India not really a superpower

Many of our neighbours have slipped into the orbit of China. And New Delhi has made no major strides in other global platforms too

Published: 24th June 2019 04:00 AM  |   Last Updated: 24th June 2019 03:49 AM   |  A+A-

That Prime Minister Narendra Modi raising the visibility and standing of India in the world during his first term had put the biting economic realities on the backburner among the voters in the 2019 elections is a narrative some TV pundits proffer, suggesting that Indians today care more for their country’s place in the world than their roti, kapada and makaan issues. Here is India, with its macho leadership at the forefront, leading the charge against terrorism and not hesitating to send a “fitting reply” a la Balakot. As a result, they claim, India is treated like a superpower in the global arena. That narrative, however, has no life beyond the plush suites of the TV studios.

Take, for example, India’s neighbourhood. Nepal has firmly slipped into the orbit of China, India’s biggest adversary in the region. The NDA government’s muscle-flexing to shape Nepal’s Constitution aimed at protecting the interests of Hindus in that country failed and India is no longer high on the friendship score there. In Sri Lanka, which is veering towards China, and in Bangladesh as well as Maldives, India’s fortunes ebb and flow depending on the governments in power. For now, Myanmar is balancing India and China, and New Delhi’s discredited anti-Rohingya stance and coddling the junta in Naypyitaw have contributed to this quasi-friendship chugging along.  

In Afghanistan, if the ongoing US negotiations with Taliban succeed and the group becomes a partner in the government in Kabul, New Delhi’s strategic interests and influence in that country would go for a toss, leading to serious security challenges for India. Not inviting Pakistani PM Imran Khan to the inauguration of Modi’s second term, using the fig leaf of BIMSTEC only shows that the BJP government intends to keep Pakistan as a forever adversary to reap political benefits. 

While India’s stature in its immediate neighbourhood lacks any “superpower” aura, its influence beyond looks even more dismal. The spectacular failure of the NDA’s foreign policy is nowhere more evident than in the recent threats directed against New Delhi by the Trump administration. Washington has threatened to impose sanctions on India if it continues to buy Iranian oil and goes ahead with the already signed deal to acquire the S-400 missile system from Russia. Acquiescing to the US demand will invariably alienate both Iran and Russia, India’s time-tested strategic partners. New Delhi’s oft-touted “strategic autonomy” in matters of foreign policy will be dead in the water. On the other hand, going against Washington’s diktat will have severe economic consequences to India and may even lead to the disintegration of the Quadrilateral Security Dialogue, the group linking the US, Japan, Australia and India to counter China’s expansionism. Already, Washington has removed India from the Generalised System of Preferences (GSP), a preferential trade programme offering lower tariffs to exports from developing countries.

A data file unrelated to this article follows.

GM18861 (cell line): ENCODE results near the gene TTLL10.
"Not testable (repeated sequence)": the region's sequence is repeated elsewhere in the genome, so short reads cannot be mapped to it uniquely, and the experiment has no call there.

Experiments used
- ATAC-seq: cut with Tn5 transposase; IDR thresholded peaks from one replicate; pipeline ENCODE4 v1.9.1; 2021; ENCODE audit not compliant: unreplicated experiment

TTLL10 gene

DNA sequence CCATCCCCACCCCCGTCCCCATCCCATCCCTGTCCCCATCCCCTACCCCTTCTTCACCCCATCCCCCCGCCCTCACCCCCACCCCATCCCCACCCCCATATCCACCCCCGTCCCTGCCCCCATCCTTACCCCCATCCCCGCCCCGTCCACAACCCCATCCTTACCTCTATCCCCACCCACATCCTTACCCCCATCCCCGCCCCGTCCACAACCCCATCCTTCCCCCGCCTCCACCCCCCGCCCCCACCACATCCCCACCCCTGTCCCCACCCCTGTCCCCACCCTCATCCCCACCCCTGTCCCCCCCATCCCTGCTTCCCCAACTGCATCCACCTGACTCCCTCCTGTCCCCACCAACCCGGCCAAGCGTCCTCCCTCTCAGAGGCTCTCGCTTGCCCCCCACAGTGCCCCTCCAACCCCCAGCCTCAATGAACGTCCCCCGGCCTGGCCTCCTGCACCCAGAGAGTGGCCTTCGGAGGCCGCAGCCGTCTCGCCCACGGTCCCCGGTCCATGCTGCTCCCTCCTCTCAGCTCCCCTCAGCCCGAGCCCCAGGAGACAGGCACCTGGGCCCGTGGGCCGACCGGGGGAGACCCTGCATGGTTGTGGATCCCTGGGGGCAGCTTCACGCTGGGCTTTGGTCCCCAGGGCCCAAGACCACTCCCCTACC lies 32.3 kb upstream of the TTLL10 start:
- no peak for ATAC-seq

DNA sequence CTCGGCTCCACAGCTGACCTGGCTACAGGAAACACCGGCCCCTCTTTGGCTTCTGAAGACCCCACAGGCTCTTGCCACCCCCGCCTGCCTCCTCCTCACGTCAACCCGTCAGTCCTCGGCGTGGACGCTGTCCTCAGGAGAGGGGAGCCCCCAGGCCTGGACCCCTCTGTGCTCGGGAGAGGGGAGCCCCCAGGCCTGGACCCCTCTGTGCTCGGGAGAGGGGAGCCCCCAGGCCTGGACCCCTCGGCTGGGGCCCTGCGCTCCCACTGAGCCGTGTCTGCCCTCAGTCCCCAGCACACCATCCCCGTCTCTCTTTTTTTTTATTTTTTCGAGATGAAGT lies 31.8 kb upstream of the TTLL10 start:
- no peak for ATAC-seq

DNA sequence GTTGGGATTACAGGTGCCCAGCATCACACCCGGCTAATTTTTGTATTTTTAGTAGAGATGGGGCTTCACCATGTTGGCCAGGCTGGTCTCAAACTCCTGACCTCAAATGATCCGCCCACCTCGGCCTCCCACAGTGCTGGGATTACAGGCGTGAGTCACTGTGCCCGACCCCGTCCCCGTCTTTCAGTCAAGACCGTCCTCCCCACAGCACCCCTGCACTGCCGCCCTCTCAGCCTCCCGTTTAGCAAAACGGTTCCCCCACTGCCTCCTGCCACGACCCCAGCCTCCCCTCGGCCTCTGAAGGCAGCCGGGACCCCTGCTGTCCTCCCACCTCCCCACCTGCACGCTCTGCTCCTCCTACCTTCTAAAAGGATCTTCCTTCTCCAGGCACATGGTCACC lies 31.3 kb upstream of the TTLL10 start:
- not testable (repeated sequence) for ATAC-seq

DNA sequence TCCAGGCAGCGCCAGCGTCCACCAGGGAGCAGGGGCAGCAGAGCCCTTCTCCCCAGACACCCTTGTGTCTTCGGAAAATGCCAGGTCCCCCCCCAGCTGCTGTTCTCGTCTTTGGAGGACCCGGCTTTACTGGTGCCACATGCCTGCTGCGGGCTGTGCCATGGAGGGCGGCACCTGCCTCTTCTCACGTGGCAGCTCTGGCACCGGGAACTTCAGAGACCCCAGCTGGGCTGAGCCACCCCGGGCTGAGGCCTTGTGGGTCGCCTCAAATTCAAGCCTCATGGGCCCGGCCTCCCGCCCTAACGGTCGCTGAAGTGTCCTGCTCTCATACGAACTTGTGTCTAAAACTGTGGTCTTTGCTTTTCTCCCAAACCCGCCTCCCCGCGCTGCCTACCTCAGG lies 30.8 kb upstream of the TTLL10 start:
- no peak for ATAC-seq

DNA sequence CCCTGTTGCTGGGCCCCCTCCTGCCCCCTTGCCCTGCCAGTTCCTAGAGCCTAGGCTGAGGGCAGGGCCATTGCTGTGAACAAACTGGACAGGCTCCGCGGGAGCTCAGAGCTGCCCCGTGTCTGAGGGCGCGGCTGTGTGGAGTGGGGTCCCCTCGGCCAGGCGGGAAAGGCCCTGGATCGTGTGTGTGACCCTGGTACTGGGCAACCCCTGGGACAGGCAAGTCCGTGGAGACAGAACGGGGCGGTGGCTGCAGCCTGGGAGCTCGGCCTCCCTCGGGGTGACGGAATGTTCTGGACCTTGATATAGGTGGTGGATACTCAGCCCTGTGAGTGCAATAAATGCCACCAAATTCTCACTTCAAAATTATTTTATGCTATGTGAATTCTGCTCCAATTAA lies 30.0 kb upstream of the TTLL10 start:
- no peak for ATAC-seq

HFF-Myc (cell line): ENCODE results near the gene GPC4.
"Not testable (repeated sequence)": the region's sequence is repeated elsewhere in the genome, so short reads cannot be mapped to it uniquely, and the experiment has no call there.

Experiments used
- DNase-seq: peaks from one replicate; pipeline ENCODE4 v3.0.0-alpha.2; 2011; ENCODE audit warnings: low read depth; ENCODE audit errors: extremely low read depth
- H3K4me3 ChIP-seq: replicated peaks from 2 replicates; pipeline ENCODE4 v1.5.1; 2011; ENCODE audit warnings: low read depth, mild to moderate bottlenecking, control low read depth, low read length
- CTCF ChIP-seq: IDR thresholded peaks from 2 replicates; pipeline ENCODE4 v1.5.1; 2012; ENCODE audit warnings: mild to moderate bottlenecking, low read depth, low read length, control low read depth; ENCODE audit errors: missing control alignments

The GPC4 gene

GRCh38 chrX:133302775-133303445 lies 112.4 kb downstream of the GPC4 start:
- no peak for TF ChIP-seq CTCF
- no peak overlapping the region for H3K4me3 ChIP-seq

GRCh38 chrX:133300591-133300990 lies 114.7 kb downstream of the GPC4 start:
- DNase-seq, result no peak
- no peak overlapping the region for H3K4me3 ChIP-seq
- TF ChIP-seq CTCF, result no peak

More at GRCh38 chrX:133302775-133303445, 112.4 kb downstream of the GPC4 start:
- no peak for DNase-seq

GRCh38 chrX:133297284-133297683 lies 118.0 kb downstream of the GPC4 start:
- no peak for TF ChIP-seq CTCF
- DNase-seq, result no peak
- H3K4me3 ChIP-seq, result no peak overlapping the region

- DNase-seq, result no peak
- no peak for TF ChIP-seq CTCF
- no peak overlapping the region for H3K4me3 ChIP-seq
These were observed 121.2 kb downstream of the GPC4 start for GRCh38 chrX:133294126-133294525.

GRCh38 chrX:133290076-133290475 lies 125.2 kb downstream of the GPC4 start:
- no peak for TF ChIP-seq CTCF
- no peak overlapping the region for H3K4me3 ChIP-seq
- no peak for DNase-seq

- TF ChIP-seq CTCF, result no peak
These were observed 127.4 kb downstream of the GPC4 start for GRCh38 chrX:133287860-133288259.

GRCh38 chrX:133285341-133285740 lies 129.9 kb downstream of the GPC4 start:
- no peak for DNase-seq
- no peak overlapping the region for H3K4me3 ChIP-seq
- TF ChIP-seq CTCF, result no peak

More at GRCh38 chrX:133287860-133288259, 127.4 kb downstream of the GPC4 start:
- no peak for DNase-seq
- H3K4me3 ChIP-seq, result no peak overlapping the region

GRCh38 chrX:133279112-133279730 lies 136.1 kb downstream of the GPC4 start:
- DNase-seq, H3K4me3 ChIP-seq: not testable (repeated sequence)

The myth of India’s superpower status explodes spectacularly in the multilateral arena as the country continues to remain excluded from major institutions of global governance. Despite being Asia’s third largest economy, India is still not a member of the influential Asia-Pacific Economic Cooperation. Although India is a major donor of development aid across South Asia and Africa, a membership in the Organisation for Economic Co-operation and Development still eludes us. India is also not a member of G7, a central institution of the world’s leading democracies.

Barring the pre-poll hype surrounding the listing of Masood Azhar as a global terrorist, India has made no major strides during Modi’s first term on the world’s biggest diplomatic stage, the United Nations. Some of the Centre’s policies have only come under withering criticism. The first-ever report by the UN Commission on Human Rights in Kashmir, accused India of excessive use of force. India’s stance against Rohingya refugees has also come under criticism. 

The world’s largest democracy, with the third-largest military by personnel strength and a top troop-contributor to UN peacekeeping, is still not a permanent member of the UN Security Council, and the hope of ever becoming one is fast receding as there is no tangible progress in reforming the exclusive club now occupied by the US, China, France, Britain and Russia. At the UN General Assembly too India’s heft has suffered thanks, in no small part, to New Delhi’s steadily dwindling support to the Palestinian cause amidst soaring ties with Israel.

To realise India’s great power ambitions, the new government should “accelerate economic reforms domestically, strengthen India’s institutions, preserve its constitutional ethos, and protect the nation’s internal cohesion, all of which have floundered dangerously in recent years,” says Ashley J Tellis, senior fellow at the Carnegie Endowment for International Peace.

Amidst all this flux, one silver lining is the choice of S Jaishankar as the external affairs minister in the Modi 2.0 Cabinet. By appointing an accomplished diplomat and a former envoy to Beijing and Washington to the post, Modi seems to be acknowledging the enormity of the foreign policy challenges confronting the new government. If even a modicum of progress has to  be accomplished in realising India’s great power ambitions during this term, Modi couldn’t have hoped for a better ally than Jaishankar.

E D Mathew

author is a former spokesperson with the United Nations.



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